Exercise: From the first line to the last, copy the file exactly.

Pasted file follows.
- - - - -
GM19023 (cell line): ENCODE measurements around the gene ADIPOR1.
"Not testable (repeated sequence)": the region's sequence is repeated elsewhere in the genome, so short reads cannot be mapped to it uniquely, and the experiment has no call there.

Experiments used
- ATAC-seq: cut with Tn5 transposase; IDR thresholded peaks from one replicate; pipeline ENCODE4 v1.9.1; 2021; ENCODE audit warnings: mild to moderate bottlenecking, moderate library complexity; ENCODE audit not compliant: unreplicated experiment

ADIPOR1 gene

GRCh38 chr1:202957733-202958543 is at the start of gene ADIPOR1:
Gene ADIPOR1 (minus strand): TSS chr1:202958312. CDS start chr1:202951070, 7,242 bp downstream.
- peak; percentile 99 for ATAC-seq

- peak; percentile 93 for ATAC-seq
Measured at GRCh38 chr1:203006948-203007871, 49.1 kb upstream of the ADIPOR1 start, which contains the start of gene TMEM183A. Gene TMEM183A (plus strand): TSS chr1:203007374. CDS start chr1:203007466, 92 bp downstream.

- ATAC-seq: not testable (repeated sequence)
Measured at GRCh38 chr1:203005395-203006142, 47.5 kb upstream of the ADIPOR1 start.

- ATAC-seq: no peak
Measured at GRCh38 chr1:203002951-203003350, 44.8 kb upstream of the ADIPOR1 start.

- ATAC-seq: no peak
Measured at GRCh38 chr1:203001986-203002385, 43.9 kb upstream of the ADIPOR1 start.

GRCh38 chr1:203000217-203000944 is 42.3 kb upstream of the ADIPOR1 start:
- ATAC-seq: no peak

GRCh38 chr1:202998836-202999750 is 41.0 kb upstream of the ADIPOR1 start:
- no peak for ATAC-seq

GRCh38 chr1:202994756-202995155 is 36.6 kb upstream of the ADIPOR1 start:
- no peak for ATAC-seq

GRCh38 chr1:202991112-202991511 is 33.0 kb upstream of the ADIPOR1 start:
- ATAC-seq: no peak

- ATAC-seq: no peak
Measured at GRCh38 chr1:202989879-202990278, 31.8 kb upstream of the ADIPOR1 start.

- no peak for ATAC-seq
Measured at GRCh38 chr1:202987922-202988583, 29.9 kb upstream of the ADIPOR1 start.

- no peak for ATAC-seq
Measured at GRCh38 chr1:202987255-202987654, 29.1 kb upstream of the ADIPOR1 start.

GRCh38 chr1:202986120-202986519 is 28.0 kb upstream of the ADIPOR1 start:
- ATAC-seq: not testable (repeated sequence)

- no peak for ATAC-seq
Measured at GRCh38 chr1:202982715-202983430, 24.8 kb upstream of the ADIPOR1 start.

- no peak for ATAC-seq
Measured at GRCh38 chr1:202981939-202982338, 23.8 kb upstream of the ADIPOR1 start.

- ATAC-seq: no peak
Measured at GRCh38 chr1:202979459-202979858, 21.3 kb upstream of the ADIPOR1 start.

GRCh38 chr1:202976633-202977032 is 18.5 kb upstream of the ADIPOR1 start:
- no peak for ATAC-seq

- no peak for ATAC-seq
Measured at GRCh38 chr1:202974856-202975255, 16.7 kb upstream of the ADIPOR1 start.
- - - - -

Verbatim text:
GM19023 (cell line): ENCODE measurements around the gene ADIPOR1.
"Not testable (repeated sequence)": the region's sequence is repeated elsewhere in the genome, so short reads cannot be mapped to it uniquely, and the experiment has no call there.

Experiments used
- ATAC-seq: cut with Tn5 transposase; IDR thresholded peaks from one replicate; pipeline ENCODE4 v1.9.1; 2021; ENCODE audit warnings: mild to moderate bottlenecking, moderate library complexity; ENCODE audit not compliant: unreplicated experiment

ADIPOR1 gene

GRCh38 chr1:202957733-202958543 is at the start of gene ADIPOR1:
Gene ADIPOR1 (minus strand): TSS chr1:202958312. CDS start chr1:202951070, 7,242 bp downstream.
- peak; percentile 99 for ATAC-seq

- peak; percentile 93 for ATAC-seq
Measured at GRCh38 chr1:203006948-203007871, 49.1 kb upstream of the ADIPOR1 start, which contains the start of gene TMEM183A. Gene TMEM183A (plus strand): TSS chr1:203007374. CDS start chr1:203007466, 92 bp downstream.

- ATAC-seq: not testable (repeated sequence)
Measured at GRCh38 chr1:203005395-203006142, 47.5 kb upstream of the ADIPOR1 start.

- ATAC-seq: no peak
Measured at GRCh38 chr1:203002951-203003350, 44.8 kb upstream of the ADIPOR1 start.

- ATAC-seq: no peak
Measured at GRCh38 chr1:203001986-203002385, 43.9 kb upstream of the ADIPOR1 start.

GRCh38 chr1:203000217-203000944 is 42.3 kb upstream of the ADIPOR1 start:
- ATAC-seq: no peak

GRCh38 chr1:202998836-202999750 is 41.0 kb upstream of the ADIPOR1 start:
- no peak for ATAC-seq

GRCh38 chr1:202994756-202995155 is 36.6 kb upstream of the ADIPOR1 start:
- no peak for ATAC-seq

GRCh38 chr1:202991112-202991511 is 33.0 kb upstream of the ADIPOR1 start:
- ATAC-seq: no peak

- ATAC-seq: no peak
Measured at GRCh38 chr1:202989879-202990278, 31.8 kb upstream of the ADIPOR1 start.

- no peak for ATAC-seq
Measured at GRCh38 chr1:202987922-202988583, 29.9 kb upstream of the ADIPOR1 start.

- no peak for ATAC-seq
Measured at GRCh38 chr1:202987255-202987654, 29.1 kb upstream of the ADIPOR1 start.

GRCh38 chr1:202986120-202986519 is 28.0 kb upstream of the ADIPOR1 start:
- ATAC-seq: not testable (repeated sequence)

- no peak for ATAC-seq
Measured at GRCh38 chr1:202982715-202983430, 24.8 kb upstream of the ADIPOR1 start.

- no peak for ATAC-seq
Measured at GRCh38 chr1:202981939-202982338, 23.8 kb upstream of the ADIPOR1 start.

- ATAC-seq: no peak
Measured at GRCh38 chr1:202979459-202979858, 21.3 kb upstream of the ADIPOR1 start.

GRCh38 chr1:202976633-202977032 is 18.5 kb upstream of the ADIPOR1 start:
- no peak for ATAC-seq

- no peak for ATAC-seq
Measured at GRCh38 chr1:202974856-202975255, 16.7 kb upstream of the ADIPOR1 start.